And the awesome thing is, that’s the point about grace, isn’t it? That we don’t deserve it? What does it say in Romans 5:8-11? “but God shows his love for us in that while we were still sinners, Christ died for us. Since, therefore, we have now been justified by his blood, much more shall we be saved by him from the wrath of God. For if while we were enemies we were reconciled to God by the death of his Son, much more, now that we are reconciled, shall we be saved by his life. More than that, we also rejoice in God through our Lord Jesus Christ, through whom we have now received reconciliation.” 

God loves us so much He gave us Jesus to save us and reconcile us to Himself. It isn’t because I’m so wonderful that He loves me. He loves me for the sake of Jesus. His love for me is lavish and secure and solid because Jesus died to reconcile me to Him. Jesus is precious. Jesus paid it all, all to Him I owe. And that, my friends is real, and truly secure love. The favor of God rests on those who are hid in Christ, who place their hope and trust in Him alone. Now that I am reconciled to God, He doesn’t roll His eyes and sigh and reluctantly accept me. No. It was all His initiative. I am His and He is mine and He delights to save me. That’s awesome, truly.

Now, in light of that understanding, here’s where I’ve been in the nitty gritty everyday part of life recently. We’ve had a lot of stuff and changes going on in our lives here, the details of which I don’t think I need to go into here for the purposes of the post, but which are ultimately all good things, but hard in the short term, nonetheless, and part of that has involved selling our house and moving into something smaller for the next year while the Army stores a lot of our stuff for the year until we find out what the next adventure for our family will be.

Anyway in the midst of the upheaval of the past few months and my trying not to get depressed over things that I don’t think I should, but change, any change, is hard sometimes, now that we’re settling into our new place, I had to make decisions about what to keep with us and what could go to storage for the next year. The other night I was having a particularly low time, feeling lonely and blue and just downright down, my husband was out of town on top of it all for temporary Army assignment (not a deployment), and I thought, “You know, a nice pot of tea sure would be comforting right now.” Then it occurred to me that I was pretty sure that I had not opted to bring it with me to the smaller place. I sure didn’t remember packing it, anyway, and it’s the kind of thing I could see myself deciding I could do without for a while. Feeling bummed, I checked the cabinet just in case. There it was. My cheerful little teapot was right there. And I cried, and thanked God for allowing me sometime in the past few weeks, not even remembering I’d done it, to have the forethought to pack and bring it. You might think that’s a small, silly thing. But I don’t. I'm not trying to be all weird or make more of the little things than I ought to, but I believe God is sovereign in all things, and I believe He granted that to me, not from a wonky prosperity gospel kind of perspective, but from His kindness.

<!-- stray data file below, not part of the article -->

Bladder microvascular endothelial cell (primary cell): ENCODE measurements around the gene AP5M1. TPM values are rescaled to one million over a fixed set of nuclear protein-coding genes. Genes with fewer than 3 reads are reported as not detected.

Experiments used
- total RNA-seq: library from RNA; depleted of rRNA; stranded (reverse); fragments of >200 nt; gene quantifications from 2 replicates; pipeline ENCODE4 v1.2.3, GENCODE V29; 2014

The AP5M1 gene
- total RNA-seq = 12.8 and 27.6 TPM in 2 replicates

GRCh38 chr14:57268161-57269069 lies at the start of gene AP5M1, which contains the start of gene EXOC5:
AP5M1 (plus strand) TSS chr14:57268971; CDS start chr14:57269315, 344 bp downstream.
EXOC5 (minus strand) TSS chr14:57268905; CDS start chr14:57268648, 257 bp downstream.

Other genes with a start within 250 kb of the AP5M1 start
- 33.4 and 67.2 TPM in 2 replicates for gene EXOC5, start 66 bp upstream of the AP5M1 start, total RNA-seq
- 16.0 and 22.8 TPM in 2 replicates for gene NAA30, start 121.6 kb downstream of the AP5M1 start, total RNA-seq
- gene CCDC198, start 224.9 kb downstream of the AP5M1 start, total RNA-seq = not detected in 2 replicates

And this morning, before church, now I know these are ‘first-world’ kinds of things, but I have been really feeling low this week, and I was looking for a computer disc that went with a keyboard I’d gotten for my daughter for her birthday. It’s loaded with lessons I was going to use to help her learn to play her piano, and when I couldn’t find it, I realized I was pretty sure I’d forgotten to get it out of the office cabinet at the house - which had been packed and loaded by the movers on Friday. I sighed, sucked up my lower lip and realized that there was nothing I could do about it, so just accepted I won’t have it this year. Then I found it in the basket it was supposed to be in on my kitchen desk here with me in the new place. And again, I cried. It was such a small thing, really, an insignificant little thing, but seeing that disc there just reminded me that not only does God delight to save us from sin, but He loves us in the everyday things of life, too. Whether I’d found that disc or not, it’s true that He loves me in the everyday things of life, and I recognize that, but finding it when I was feeling so low and lonely and blue, that was a mercy and it reminded me to thank Him for His kindness and grace once again.

I’m not saying that believing in Christ means I’ll always find lost things or that everything will always be sunshine and roses and there will never be any problems. If you’ve read my blog long at all you know I don’t think that way. Life can be hard sometimes, and being a Christian doesn’t guarantee a problem free life. Like I said, I know the teapot and the lost disc are not deep and abiding and serious problems. It’s not the teapot and the disc I needed, but the reminder that I must worship and rejoice and delight in God in the everyday moments of life that I needed so much this week, and by allowing me to look to Him when I found those little things, He granted me that reminder. 

As we worshiped God together with our church family this morning, I was overwhelmed by God’s great and awesome kindness. He has saved me, not only has He reconciled me to Himself, but He LOVES me and has made me His own. It is not reluctant love, but agape love that transcends even my low days. I don’t deserve such love, but He lavishes it anyway, for the sake of my Savior, Jesus. It is enough and more than enough that He has saved me and reconciled me to Himself. I don’t even deserve that, but He goes even beyond and continues to grant His mercies which are new every day, and today, I couldn’t even sing I was so overwhelmed with emotion and gratitude for His daily mercies. 

We talked in Sunday School today about remembering the great truth that Jesus is coming again. When we are tempted to get bogged down in the tyranny of the everyday things, REMEMBER that we can and must worship Him and remember His coming as we go about those everyday things and live in the light of the fact that this is not all there is - live a life of expectant anticipation, day in and day out. 

Today I am thankful for simple, seemingly insignificant little things in the everyday that remind me to worship such a kind and compassionate and saving God.